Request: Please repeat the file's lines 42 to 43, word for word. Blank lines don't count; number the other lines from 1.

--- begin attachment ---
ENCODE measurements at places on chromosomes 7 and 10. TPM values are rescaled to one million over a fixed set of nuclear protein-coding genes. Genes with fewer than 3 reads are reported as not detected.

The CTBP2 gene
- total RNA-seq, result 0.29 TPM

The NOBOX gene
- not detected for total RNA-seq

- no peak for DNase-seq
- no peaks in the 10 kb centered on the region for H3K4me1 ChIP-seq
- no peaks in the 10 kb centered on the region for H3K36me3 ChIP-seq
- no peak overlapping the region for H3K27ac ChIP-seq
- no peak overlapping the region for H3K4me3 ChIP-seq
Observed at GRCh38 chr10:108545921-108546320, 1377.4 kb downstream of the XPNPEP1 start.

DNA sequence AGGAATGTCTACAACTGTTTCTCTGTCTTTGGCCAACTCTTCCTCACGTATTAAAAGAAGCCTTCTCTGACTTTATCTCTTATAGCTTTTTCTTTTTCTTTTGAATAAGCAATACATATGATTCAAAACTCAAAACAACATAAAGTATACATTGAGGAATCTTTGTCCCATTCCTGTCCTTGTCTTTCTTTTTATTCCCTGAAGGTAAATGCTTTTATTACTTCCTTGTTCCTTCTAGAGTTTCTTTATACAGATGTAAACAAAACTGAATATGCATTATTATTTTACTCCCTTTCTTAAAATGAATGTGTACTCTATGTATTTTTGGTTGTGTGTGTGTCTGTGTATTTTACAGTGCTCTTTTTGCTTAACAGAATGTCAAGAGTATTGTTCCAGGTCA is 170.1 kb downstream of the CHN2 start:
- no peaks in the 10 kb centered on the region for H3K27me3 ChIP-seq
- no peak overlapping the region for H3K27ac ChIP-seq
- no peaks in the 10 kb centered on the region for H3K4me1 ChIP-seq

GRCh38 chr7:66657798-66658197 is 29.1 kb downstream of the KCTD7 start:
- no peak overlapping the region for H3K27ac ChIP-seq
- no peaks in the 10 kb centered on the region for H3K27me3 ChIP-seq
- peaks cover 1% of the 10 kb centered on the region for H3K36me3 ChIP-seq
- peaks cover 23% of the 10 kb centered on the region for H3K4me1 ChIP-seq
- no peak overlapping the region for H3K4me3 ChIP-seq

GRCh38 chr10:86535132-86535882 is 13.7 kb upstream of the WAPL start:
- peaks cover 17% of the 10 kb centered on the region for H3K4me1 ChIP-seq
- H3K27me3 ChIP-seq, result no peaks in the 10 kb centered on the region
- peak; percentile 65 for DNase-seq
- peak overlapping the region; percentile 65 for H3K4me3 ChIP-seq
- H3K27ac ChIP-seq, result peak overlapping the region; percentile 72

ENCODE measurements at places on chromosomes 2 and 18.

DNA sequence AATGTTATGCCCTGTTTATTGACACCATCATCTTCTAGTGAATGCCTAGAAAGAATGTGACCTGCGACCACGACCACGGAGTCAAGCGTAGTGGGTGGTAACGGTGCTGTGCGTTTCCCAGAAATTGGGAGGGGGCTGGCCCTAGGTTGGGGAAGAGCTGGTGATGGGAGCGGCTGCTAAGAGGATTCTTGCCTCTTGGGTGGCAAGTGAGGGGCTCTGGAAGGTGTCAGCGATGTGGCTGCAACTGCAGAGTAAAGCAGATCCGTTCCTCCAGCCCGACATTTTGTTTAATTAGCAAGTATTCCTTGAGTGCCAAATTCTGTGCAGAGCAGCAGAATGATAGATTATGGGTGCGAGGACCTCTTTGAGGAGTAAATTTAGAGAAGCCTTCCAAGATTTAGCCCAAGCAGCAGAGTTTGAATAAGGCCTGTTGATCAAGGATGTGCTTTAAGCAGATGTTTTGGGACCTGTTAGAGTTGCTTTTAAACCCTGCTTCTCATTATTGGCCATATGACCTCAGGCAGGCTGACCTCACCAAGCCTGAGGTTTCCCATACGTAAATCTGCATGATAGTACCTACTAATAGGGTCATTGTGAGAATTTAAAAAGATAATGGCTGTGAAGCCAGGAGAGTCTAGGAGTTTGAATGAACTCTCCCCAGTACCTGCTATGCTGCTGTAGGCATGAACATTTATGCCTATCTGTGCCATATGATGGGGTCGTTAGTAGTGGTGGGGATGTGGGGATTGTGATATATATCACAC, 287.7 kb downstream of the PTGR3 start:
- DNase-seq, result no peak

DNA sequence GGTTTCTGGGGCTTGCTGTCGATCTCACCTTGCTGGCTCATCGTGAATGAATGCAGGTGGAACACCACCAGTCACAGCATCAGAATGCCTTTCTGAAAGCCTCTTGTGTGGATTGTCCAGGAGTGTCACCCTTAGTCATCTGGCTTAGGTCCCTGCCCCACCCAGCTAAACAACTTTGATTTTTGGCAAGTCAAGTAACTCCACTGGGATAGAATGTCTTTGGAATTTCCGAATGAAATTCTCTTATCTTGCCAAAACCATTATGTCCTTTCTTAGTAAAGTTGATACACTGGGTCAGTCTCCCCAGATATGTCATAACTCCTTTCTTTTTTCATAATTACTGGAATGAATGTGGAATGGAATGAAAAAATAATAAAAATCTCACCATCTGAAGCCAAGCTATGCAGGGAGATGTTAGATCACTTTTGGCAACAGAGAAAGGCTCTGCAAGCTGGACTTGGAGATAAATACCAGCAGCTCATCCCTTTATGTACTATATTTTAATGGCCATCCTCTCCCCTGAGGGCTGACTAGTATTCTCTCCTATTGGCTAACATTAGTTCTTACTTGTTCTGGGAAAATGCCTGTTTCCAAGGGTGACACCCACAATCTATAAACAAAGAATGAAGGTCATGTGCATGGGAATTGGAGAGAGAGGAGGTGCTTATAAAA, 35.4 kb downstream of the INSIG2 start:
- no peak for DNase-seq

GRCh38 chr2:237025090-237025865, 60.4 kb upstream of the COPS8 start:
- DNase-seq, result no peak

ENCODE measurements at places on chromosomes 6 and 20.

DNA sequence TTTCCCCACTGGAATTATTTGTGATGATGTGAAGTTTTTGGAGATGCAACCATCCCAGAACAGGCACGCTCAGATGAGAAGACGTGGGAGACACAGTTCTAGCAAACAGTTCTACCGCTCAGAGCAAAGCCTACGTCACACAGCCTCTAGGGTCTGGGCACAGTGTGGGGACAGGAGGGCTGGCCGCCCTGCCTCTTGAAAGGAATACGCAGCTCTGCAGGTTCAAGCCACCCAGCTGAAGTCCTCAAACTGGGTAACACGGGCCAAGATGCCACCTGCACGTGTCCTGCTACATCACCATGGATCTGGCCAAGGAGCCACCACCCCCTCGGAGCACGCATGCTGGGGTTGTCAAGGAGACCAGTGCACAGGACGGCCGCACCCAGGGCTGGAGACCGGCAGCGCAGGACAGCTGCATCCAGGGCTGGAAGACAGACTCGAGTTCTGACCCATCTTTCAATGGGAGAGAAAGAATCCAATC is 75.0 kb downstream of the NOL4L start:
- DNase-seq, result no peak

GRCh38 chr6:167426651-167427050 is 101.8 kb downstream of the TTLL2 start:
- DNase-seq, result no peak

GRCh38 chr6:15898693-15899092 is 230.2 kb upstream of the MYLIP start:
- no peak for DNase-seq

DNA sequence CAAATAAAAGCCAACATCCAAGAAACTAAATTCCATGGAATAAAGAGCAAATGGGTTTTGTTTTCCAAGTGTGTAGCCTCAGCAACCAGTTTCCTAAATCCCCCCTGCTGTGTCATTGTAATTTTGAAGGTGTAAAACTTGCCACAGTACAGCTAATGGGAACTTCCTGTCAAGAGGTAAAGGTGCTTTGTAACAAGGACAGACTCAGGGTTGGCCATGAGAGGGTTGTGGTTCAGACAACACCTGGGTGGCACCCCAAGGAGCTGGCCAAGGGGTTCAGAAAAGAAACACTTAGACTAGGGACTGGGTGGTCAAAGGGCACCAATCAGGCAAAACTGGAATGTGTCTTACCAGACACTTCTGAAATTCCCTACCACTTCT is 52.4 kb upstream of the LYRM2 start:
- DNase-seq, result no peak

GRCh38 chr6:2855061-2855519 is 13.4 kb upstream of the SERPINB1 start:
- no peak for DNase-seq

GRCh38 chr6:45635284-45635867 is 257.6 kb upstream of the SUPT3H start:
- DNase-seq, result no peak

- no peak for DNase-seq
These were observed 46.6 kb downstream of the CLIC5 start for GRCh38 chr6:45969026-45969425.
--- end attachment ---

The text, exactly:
DNA sequence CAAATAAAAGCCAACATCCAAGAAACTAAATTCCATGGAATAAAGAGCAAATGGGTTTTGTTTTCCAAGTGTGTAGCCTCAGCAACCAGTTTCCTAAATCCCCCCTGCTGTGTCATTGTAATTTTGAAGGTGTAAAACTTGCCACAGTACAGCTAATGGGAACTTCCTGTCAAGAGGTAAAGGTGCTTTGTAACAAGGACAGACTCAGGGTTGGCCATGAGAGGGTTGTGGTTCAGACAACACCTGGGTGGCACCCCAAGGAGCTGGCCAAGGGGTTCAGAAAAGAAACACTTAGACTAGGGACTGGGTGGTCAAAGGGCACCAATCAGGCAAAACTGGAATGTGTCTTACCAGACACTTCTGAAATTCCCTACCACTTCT is 52.4 kb upstream of the LYRM2 start:
- DNase-seq, result no peak